A beginner’s guide to drain lining

Drains ensure the efficient and safe flow of water, but if a leak occurs, it can cause all sorts of problems.

Image Credit

There are many factors that can contribute to a drainage leak, including general wear and tear and water corrosion. According to The Arboricultural Association, tree roots can cause problems by blocking drains, and they can worsen drains that are damaged or leaking by entering the pipework.

Traditionally, fixing a damaged underground drain was a costly and time-consuming affair involving having to dig up the pavement. Nowadays, it is much simpler thanks to drain lining.

Drain lining explained

Essentially, drain lining is a type of polymer sheet that enters a drainage system and bonds to the walls of the pipes to form a protective layer. This is an effective solution for repairing damaged and leaking drainage systems.

This non-invasive solution has been likened to keyhole surgery for drains as there’s no need to physically open the systems.

Image Credit

How it works

Before drain lining can be added to a pipe, the drain lining company, such as https://www.wilkinson-env.co.uk/sewer-repairs-drain-lining-concrete-cutting/, needs to assess how much damage has occurred to the drain. They do this by feeding a camera into the drain to inspect it.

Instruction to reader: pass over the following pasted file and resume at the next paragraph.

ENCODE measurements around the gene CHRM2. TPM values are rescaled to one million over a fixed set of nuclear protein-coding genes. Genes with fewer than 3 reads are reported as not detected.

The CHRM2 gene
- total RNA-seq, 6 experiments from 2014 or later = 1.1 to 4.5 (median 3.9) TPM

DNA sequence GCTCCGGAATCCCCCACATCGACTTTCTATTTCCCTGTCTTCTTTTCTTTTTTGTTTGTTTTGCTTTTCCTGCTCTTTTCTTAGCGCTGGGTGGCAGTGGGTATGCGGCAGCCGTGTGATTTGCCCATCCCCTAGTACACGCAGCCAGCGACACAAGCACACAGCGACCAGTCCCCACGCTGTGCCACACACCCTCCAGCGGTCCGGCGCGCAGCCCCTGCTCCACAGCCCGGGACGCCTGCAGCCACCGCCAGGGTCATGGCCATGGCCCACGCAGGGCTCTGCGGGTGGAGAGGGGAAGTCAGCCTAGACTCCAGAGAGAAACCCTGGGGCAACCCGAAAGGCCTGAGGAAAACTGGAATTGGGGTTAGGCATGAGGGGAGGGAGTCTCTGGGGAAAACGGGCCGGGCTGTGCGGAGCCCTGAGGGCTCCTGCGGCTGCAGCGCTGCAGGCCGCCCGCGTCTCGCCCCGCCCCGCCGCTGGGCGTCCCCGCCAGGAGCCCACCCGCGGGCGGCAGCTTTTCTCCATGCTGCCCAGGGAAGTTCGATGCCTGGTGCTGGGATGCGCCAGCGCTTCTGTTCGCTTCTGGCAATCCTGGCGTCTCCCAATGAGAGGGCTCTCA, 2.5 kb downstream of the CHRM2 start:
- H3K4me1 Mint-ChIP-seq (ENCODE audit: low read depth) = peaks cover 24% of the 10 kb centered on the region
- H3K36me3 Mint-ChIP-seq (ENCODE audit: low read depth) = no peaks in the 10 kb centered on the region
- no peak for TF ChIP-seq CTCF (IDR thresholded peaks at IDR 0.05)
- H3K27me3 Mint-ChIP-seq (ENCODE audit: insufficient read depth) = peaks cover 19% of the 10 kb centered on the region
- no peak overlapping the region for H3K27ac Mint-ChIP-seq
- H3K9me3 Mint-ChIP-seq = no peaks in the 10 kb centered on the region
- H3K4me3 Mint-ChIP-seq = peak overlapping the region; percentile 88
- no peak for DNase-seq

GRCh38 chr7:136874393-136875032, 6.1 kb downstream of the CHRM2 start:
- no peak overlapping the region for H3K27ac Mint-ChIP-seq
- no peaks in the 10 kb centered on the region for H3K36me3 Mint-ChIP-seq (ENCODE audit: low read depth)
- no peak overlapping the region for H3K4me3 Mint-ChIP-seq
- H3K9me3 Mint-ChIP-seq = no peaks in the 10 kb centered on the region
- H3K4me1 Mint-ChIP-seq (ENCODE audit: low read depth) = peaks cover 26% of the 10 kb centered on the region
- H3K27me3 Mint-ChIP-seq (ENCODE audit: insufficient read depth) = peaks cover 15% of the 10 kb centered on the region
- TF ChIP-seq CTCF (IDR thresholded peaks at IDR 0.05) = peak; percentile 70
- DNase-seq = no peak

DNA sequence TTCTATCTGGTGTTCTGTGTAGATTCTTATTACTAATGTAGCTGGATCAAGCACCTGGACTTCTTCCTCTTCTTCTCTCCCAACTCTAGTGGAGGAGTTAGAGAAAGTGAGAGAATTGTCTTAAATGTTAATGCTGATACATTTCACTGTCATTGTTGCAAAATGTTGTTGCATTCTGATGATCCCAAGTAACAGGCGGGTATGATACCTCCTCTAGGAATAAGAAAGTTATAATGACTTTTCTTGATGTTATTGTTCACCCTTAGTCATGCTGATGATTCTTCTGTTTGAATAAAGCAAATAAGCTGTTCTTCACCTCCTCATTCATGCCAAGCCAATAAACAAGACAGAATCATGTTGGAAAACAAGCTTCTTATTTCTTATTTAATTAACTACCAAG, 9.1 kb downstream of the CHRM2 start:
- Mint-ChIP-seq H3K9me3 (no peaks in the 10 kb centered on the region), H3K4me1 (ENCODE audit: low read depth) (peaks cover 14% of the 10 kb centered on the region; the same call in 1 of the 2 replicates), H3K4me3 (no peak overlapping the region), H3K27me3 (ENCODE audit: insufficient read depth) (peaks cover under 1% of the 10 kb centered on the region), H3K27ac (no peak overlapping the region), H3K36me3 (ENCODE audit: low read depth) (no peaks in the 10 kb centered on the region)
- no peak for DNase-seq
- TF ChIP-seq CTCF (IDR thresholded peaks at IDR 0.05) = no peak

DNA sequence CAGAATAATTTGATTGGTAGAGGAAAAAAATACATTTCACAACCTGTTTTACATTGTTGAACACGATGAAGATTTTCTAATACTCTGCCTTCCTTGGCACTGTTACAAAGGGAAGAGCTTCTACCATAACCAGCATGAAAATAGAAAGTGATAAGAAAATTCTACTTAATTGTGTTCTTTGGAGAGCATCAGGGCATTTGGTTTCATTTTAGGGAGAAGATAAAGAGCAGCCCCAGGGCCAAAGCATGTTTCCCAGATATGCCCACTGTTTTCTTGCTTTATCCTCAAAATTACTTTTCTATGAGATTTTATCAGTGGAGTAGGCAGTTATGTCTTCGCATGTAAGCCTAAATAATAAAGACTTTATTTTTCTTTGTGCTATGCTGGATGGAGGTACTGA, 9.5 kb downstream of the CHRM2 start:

Following this, the drain liner is then fed into the drain to the affected area. When it reaches its destination, the liner is inflated by an airbag, which pushes it to the edge of the pipe.

The liner then hardens and bonds with the drain, effectively creating a second pipe. The inflated airbag is then deflated and removed from the pipework. In some cases, if the drains attach to other pipes, holes are made in the drain liner to fit around them.

To ensure that the drain liner is in place effectively and that there are no missed areas, another camera is fed through the pipe for inspection.

In some cases where there are only small areas of damage, spot treatment with patch lining is used instead.

The only drawback of using a drain liner is that the diameter is reduced slightly by effectively adding a second layer of pipe inside the drain. This can slow the rate at which fluids pass through, although only by a very small amount. Overall, having a drain liner fitted is much more preferable to having to dig up concrete to access the underground drain.